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27th May 2022

Nato and Russia in talks to reopen embassies

  • Russia's deputy foreign minister Alexander Grushko shook hands with US deputy secretary of state Wendy Sherman (Photo: nato.int)
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Nato and Russia are in talks to reopen their embassies in Brussels and Moscow amid Western efforts to dial down tension on Ukraine.

Nato has also offered to hold meetings to discuss new rules on military drills and missile deployments in Europe.

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  • "It is Russia that is the aggressor ... This crisis is a making of Russia," Nato secretary general Jens Stoltenberg said (Photo: nato.int)

But Russia's intentions remained unclear and its troop build-up on Ukraine's borders continued on Wednesday (12 January).

"We have made it clear ... that we [would like to] actually reopen, re-establish, both the Nato office in Moscow and also the Russia mission to Nato because we believe in dialogue," Nato secretary general Jens Stoltenberg said after a meeting of the Nato-Russia Council in Brussels, the first such event in over two years.

"At the same time, both Russia and Nato allies expressed the need to resume dialogue and to explore a schedule of future meetings," even if the embassies remained defunct, he added.

Russia, last year, closed its Nato embassy and ordered Nato to shut its office in Moscow after Nato expelled eight Russian spies from Brussels.

It also asked Nato to forbid future membership to Ukraine and Georgia and to pull allied troops out of the Baltic States and Poland.

These "core principles of European security" were not up for discussion, Stoltenberg said.

"We will not compromise on the sovereignty and territorial integrity of every nation in Europe ... and will not compromise on the right for allies to protect and defend each other," he said.

But future meetings could discuss "transparency of military exercises" and "reciprocal limitations on missiles", including medium-range nuclear missiles, in Europe, he noted.

"Russia was not in a position to agree on that proposal. They didn't rejected it either. But the Russian representatives made it clear that they needed some time to come back to Nato with an answer," Stoltenberg said.

The Russian delegation was headed by deputy foreign minister Alexander Grushko, its former ambassador to Nato.

He said little to press on Wednesday.

"We are deeply convinced that this [a new treaty on missile deployments] would meet the interests of all countries," he told Russian news agency Tass.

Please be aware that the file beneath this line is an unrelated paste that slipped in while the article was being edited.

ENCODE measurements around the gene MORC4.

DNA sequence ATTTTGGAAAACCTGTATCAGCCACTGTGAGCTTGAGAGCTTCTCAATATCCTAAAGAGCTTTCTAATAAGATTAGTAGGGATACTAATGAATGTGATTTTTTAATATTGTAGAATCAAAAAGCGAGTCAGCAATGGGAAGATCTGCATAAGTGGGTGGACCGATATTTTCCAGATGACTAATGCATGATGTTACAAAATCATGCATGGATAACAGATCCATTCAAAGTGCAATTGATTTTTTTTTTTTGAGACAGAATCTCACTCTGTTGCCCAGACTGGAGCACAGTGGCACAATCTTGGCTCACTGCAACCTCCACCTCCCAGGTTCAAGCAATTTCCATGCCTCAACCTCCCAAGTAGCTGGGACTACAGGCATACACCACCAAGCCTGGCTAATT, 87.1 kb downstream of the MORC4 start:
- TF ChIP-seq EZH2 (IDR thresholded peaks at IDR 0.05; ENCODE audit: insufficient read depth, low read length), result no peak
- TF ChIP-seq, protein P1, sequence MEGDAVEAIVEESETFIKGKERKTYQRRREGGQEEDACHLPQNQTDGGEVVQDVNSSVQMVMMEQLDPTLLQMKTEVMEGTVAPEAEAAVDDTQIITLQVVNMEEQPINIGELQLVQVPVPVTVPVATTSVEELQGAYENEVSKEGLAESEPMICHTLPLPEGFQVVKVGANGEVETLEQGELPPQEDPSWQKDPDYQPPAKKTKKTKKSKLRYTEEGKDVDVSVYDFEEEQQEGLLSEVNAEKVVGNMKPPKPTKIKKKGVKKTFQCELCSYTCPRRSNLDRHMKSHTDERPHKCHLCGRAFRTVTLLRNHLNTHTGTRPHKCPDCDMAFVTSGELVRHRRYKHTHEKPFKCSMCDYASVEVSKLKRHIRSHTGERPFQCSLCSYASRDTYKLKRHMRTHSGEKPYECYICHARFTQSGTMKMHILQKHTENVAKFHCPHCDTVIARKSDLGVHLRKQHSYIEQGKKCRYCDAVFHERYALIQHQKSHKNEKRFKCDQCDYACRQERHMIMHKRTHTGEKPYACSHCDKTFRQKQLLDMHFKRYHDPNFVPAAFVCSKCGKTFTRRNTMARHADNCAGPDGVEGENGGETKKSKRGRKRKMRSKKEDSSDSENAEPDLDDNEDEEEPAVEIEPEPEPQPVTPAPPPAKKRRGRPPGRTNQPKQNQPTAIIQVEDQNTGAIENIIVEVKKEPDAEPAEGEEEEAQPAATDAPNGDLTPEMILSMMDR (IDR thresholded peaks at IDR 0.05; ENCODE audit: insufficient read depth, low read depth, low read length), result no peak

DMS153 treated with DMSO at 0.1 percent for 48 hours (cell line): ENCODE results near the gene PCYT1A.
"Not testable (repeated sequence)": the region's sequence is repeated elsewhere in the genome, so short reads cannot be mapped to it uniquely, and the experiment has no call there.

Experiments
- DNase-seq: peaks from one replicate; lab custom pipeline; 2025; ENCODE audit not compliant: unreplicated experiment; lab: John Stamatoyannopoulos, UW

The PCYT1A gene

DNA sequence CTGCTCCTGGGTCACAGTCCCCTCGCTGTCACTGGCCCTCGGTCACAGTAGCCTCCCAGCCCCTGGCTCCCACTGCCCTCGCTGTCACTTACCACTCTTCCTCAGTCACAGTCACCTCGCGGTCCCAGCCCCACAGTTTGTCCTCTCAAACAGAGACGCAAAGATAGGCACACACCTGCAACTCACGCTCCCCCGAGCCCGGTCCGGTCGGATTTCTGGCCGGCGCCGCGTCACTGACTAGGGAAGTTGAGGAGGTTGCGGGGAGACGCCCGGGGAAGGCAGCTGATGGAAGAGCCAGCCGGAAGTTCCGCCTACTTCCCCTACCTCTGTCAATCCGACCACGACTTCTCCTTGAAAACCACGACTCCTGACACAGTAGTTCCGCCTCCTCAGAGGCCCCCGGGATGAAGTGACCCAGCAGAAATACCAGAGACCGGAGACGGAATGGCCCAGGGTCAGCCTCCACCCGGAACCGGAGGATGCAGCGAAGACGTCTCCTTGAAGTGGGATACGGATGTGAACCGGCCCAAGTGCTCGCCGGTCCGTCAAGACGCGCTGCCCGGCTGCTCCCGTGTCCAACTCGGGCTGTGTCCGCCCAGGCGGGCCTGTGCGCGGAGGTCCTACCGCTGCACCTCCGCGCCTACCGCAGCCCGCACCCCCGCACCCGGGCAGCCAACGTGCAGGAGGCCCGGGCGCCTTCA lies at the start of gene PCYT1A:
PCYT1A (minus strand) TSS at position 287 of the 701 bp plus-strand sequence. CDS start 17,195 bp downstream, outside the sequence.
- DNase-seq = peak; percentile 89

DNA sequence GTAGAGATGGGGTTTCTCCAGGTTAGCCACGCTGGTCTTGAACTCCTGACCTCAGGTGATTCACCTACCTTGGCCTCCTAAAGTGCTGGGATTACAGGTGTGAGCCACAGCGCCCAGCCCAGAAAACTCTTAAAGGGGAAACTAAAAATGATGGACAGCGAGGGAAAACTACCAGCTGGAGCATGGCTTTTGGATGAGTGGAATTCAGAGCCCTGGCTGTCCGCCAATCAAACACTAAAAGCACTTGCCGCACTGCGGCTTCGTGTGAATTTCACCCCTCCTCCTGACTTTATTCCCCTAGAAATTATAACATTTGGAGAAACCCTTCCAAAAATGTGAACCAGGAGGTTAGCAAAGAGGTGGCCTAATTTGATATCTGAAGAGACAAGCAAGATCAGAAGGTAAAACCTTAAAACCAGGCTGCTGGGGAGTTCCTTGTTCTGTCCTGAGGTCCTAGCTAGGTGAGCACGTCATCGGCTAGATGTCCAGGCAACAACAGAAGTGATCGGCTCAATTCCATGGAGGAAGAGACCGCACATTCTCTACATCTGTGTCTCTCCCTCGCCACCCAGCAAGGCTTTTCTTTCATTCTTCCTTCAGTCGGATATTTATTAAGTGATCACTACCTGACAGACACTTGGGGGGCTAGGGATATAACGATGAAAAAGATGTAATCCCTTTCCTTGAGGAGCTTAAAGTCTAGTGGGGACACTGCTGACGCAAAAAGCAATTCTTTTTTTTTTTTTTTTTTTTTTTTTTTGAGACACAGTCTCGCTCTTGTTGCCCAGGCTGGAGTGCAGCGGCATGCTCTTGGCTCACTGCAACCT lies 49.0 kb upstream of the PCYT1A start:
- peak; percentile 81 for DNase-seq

But Grushko spoke in friendly tones inside the four-hour long meeting, a Nato source said. He also shook hands with US deputy secretary of state Wendy Sherman before the talks began.

The Kremlin spokesman, Dmitry Peskov, said in Moscow the same day that "the situation regarding European security and our national interests has reached a critical line".

He also called Nato "an instrument of confrontation".

The talks are to continue in Vienna on Thursday at the Organisation for Security and Cooperation in Europe (OSCE), which includes all EU countries as well as Ukraine, but not EU institutions, which have been excluded from the process for the time being.

And for all the handshakes and smiles on Wednesday, Stoltenberg noted that "the military build-up we see in and around Ukraine ... continues".

This included "around 100,000 troops, artillery, armour, drones, tens of thousands of combat-ready troops, and threatening rhetoric," he said.

"There is a real risk for a new armed conflict in Europe," he added.

"We have to be prepared for that - that Russia once again chooses confrontation. And therefore we also made it very clear that any use of force against Ukraine will be a severe and serious strategic mistake," Stoltenberg said.

"If Russia once again uses force ... we have to seriously look into the need to further increase our presence in the eastern part of the alliance," he added.

He hit back at Russian propaganda that Ukraine posed a threat to Russia and that Nato expansion undermined Russian security.

"The whole idea that, in a way, Ukraine threatens Russia is absolutely to put the whole thing upside down. It is Russia that is the aggressor," he said.

"This crisis is a making of Russia," he added.

"This idea that, for instance, Nato enlargement is aggressive, is absolutely not true. Nato enlargement has been a cornerstone for the spread of democracy and freedom across Europe," Stoltenberg said.

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